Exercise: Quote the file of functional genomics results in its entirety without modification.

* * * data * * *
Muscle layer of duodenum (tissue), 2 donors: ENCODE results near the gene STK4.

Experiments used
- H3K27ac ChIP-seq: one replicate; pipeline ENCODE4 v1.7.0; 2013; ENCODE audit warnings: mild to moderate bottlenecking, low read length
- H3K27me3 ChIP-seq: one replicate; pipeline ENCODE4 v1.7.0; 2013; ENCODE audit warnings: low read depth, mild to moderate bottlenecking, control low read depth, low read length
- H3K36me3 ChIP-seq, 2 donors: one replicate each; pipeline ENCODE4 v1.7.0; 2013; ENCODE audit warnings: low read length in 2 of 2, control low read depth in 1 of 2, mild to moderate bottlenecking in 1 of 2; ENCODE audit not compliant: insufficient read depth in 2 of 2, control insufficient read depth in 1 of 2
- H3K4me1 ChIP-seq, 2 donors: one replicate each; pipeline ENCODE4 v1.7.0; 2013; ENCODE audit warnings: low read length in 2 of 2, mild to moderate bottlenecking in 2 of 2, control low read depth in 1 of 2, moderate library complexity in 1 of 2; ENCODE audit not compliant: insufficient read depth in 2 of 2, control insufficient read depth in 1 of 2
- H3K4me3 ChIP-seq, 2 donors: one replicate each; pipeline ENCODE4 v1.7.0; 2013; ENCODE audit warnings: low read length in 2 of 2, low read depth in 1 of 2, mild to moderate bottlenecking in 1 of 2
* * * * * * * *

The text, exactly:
Muscle layer of duodenum (tissue), 2 donors: ENCODE results near the gene STK4.

Experiments used
- H3K27ac ChIP-seq: one replicate; pipeline ENCODE4 v1.7.0; 2013; ENCODE audit warnings: mild to moderate bottlenecking, low read length
- H3K27me3 ChIP-seq: one replicate; pipeline ENCODE4 v1.7.0; 2013; ENCODE audit warnings: low read depth, mild to moderate bottlenecking, control low read depth, low read length
- H3K36me3 ChIP-seq, 2 donors: one replicate each; pipeline ENCODE4 v1.7.0; 2013; ENCODE audit warnings: low read length in 2 of 2, control low read depth in 1 of 2, mild to moderate bottlenecking in 1 of 2; ENCODE audit not compliant: insufficient read depth in 2 of 2, control insufficient read depth in 1 of 2
- H3K4me1 ChIP-seq, 2 donors: one replicate each; pipeline ENCODE4 v1.7.0; 2013; ENCODE audit warnings: low read length in 2 of 2, mild to moderate bottlenecking in 2 of 2, control low read depth in 1 of 2, moderate library complexity in 1 of 2; ENCODE audit not compliant: insufficient read depth in 2 of 2, control insufficient read depth in 1 of 2
- H3K4me3 ChIP-seq, 2 donors: one replicate each; pipeline ENCODE4 v1.7.0; 2013; ENCODE audit warnings: low read length in 2 of 2, low read depth in 1 of 2, mild to moderate bottlenecking in 1 of 2